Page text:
In his latest book What to do when it’s your turn, Seth Godin asks an important question, “Are you working to connect the dots, or merely to collect more dots?”
What are ‘dots’? The dots are books you read, courses you take and certifications you obtain. I am a huge advocate of reading. In fact, one of my goals for 2015 is to read a minimum of 24 non fiction books. I have read 10 so far and am part way through 4 others. Reading those books however, is just collecting dots if I am not seeking to make connections between the thoughts, ideas and concepts in them and what I teach and write about. Beyond seeking to make the connection I need to share those connections in my presentations, seminars, courses and blogs. If I attend conferences, but never share the lessons learned from each presentation I attended, I am simply collecting dots. I listen to a variety of podcasts when I am riding the exercise bike at home. If I never apply what I learn to help others, I am simply collecting dots.
Sports psychologist Dr. Rob Bell brought more clarity to the dot issue for me when during an interview on Isaac Byrd’s Unlocking the Minds of Athletes podcast he made the comment, “We cannot connect the dots moving forward. We can only connect the dots looking back.”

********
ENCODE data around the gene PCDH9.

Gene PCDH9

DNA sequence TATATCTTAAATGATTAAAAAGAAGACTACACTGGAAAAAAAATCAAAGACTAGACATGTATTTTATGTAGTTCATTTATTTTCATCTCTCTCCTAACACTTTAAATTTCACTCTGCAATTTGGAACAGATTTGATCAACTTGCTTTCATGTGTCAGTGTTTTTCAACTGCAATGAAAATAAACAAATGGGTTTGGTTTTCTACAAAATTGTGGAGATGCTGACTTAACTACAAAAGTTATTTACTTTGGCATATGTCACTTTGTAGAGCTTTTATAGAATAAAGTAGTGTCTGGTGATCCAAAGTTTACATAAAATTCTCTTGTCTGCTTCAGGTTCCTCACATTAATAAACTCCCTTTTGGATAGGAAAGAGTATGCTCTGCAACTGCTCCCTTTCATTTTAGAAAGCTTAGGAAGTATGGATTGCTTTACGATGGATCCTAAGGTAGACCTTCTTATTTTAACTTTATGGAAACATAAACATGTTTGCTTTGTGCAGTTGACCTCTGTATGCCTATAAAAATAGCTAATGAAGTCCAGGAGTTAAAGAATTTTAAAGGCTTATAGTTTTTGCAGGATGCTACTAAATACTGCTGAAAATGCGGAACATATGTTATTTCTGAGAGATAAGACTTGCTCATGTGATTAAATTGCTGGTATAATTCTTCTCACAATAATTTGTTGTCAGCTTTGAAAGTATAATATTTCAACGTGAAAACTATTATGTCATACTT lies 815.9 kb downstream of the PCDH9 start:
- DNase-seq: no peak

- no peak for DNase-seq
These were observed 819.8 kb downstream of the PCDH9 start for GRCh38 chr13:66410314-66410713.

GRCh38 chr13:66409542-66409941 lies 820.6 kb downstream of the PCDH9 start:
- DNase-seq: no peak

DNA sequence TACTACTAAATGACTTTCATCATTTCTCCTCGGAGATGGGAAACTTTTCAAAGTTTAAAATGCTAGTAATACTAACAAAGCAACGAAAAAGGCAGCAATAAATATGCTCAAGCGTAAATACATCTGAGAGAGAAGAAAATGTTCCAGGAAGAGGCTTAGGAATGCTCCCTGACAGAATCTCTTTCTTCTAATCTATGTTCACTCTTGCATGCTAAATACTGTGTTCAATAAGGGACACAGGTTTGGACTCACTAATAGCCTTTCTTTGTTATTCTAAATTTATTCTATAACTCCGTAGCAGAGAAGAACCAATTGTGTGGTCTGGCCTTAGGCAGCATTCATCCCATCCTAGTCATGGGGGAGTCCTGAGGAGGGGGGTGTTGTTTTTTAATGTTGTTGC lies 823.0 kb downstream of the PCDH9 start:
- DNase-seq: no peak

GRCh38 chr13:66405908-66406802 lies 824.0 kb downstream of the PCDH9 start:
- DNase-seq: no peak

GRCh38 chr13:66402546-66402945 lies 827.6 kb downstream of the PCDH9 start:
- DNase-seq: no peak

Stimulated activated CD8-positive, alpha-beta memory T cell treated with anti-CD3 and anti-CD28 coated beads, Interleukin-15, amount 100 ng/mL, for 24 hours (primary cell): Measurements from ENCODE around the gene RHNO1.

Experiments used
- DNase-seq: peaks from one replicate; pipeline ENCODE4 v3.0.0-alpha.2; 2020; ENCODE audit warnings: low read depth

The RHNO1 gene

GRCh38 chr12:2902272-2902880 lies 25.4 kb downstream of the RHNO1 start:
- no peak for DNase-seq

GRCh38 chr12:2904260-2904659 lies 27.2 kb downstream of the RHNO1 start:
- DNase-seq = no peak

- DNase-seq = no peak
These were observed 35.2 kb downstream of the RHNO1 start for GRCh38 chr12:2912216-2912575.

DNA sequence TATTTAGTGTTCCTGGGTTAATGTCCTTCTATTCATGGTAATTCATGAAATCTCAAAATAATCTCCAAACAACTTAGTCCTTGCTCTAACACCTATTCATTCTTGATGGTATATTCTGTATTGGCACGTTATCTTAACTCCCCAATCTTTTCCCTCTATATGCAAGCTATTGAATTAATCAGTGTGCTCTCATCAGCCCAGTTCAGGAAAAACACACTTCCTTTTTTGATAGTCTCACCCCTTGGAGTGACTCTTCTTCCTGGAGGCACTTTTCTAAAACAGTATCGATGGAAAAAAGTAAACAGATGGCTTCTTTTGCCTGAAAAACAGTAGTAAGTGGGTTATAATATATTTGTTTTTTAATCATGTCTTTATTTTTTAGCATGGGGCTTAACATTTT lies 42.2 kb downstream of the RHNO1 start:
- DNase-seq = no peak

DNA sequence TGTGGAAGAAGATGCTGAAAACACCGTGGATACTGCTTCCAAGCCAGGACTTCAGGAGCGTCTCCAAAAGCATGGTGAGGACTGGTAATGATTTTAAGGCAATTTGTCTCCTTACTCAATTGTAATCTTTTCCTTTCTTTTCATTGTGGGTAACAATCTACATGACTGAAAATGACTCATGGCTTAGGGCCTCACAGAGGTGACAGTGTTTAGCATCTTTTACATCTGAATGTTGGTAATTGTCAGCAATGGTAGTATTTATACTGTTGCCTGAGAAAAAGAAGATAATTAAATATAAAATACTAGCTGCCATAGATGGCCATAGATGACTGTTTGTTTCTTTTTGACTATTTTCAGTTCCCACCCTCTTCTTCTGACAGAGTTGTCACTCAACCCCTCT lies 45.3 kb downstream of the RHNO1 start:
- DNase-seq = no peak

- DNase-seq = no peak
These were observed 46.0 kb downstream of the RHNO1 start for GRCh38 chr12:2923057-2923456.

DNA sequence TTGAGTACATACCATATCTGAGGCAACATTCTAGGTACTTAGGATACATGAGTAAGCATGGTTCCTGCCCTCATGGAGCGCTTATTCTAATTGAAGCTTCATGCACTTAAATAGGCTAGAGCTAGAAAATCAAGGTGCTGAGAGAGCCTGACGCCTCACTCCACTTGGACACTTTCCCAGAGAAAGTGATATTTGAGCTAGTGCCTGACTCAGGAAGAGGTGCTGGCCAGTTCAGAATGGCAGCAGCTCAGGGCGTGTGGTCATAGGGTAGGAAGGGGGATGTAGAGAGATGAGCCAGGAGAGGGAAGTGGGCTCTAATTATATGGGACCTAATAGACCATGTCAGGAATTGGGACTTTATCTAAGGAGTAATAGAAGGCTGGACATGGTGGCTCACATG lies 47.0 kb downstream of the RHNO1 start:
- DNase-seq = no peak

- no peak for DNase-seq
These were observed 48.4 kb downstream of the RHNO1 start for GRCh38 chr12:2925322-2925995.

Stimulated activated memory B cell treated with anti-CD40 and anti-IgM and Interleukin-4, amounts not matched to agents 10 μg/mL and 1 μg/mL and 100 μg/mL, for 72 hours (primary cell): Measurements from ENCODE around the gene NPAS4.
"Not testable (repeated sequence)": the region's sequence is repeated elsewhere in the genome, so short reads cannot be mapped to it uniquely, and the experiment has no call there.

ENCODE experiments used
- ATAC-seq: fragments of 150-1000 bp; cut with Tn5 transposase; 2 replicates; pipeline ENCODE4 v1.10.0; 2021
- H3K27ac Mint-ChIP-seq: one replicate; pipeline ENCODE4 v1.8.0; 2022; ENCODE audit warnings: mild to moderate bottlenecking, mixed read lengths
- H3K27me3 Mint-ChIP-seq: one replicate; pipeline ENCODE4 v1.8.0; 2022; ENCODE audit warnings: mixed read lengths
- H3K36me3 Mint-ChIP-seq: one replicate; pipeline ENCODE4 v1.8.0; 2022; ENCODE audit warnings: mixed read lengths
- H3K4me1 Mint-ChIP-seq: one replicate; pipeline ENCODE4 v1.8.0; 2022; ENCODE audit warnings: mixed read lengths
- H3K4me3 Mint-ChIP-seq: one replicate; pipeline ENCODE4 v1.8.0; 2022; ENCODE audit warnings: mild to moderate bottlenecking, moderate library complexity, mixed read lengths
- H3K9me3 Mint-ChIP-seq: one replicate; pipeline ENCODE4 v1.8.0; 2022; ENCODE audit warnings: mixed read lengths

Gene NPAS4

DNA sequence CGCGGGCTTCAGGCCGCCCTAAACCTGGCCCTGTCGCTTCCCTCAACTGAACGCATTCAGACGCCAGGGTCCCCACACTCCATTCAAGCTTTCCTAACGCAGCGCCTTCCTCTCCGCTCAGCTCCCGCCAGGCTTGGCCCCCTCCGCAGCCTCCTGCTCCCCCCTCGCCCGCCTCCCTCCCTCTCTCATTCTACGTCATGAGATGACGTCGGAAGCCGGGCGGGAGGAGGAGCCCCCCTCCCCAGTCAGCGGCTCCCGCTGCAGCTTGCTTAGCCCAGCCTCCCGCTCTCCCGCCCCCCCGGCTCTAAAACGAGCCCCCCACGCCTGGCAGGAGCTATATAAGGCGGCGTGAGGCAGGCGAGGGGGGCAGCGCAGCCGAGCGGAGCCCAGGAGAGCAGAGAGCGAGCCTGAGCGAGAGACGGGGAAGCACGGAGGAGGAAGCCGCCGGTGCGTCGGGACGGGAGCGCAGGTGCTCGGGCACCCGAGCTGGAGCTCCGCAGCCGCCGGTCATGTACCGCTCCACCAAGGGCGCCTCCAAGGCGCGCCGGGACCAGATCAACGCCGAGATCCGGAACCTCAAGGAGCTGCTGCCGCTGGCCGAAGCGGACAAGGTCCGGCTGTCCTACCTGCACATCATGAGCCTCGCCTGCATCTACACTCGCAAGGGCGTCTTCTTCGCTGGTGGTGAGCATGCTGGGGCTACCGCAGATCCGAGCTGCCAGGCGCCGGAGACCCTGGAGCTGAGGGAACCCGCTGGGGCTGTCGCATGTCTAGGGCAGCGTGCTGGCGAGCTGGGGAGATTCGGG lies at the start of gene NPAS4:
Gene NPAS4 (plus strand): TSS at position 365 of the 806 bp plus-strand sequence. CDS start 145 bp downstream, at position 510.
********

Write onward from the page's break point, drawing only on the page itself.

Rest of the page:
This comment brought me clarity from two aspects:
- The dots I collect through reading, taking courses and listening to podcasts make the most sense when I use the information to look back on my own experiences, on the classes I have taught, and the struggles I have experienced both personally and as a trainer. It is through the act of looking back, that I am able to connect the dots and make positive changes in my programs and my life moving forward.
- This is the very reason we do debriefings in training and following incidents in the field. The debriefings help us to connect the dots in a way we are not able to do prior to the experience. We learn, we train, we plan (collecting the dots) then we take action and have an experience. It is usually during the debrief after the event where we have the greatest clarity and are able to connect all the dots. When you conduct realistic, contextual based training for your officers, followed by effective debriefings you are helping them connect the dots.
What about you? Are you a collector or a connector?
As a trainer it is important for you to collect dots (training, information, ideas) from a variety of sources (books, podcasts, courses, seminars, conferences), but you cannot stop there. You must seek to connect the dots both for yourself and for the officers you train. Connecting the dots between anatomy, physiology, psychology, sociology, sales, vulnerability, human performance factors, memory, unconditional respect, courage, leadership, imagery, adult education, sports psychology and law enforcement is an ongoing and fascinating process.
The Excellence in Training Membership site I will be launching in the coming months will focus on connecting the dots.
Take care and always remember Life’s Most Powerful Question – What’s Important Now?
Winning Mind Training – Inspiring Change through Excellence in Training.
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In the next few months I will be launching the Excellence in Training membership site to better serve you. Make sure you subscribe to Excellence in Training and so you can take advantage of this great opportunity as soon as it becomes available.